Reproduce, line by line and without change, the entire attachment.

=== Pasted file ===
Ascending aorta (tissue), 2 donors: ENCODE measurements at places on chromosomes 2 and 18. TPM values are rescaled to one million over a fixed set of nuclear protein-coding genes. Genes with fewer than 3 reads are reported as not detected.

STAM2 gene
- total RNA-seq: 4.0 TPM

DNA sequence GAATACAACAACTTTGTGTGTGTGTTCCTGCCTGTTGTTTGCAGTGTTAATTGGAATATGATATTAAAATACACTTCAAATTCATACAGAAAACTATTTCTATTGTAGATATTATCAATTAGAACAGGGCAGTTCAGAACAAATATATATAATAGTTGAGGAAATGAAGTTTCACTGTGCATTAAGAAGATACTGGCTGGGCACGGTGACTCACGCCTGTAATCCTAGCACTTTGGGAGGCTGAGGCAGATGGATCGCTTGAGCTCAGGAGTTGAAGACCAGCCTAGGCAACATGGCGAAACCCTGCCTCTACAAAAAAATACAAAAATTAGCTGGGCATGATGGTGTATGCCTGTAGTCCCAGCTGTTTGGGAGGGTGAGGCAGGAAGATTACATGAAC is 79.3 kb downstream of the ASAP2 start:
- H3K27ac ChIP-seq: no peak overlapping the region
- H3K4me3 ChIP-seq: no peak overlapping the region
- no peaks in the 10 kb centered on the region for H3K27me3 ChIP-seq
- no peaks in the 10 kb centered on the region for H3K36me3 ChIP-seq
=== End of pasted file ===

Ascending aorta (tissue), 2 donors: ENCODE measurements at places on chromosomes 2 and 18. TPM values are rescaled to one million over a fixed set of nuclear protein-coding genes. Genes with fewer than 3 reads are reported as not detected.

STAM2 gene
- total RNA-seq: 4.0 TPM

DNA sequence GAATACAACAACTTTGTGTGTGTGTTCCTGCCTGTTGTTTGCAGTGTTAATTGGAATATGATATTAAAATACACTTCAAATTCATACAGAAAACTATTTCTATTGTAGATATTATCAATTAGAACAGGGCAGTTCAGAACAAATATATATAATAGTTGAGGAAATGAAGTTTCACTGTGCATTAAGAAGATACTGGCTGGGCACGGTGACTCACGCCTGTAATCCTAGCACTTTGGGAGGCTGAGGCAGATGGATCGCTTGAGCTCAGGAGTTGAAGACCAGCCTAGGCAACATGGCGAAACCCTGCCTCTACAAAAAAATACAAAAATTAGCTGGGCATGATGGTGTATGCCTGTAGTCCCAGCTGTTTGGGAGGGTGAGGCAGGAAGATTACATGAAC is 79.3 kb downstream of the ASAP2 start:
- H3K27ac ChIP-seq: no peak overlapping the region
- H3K4me3 ChIP-seq: no peak overlapping the region
- no peaks in the 10 kb centered on the region for H3K27me3 ChIP-seq
- no peaks in the 10 kb centered on the region for H3K36me3 ChIP-seq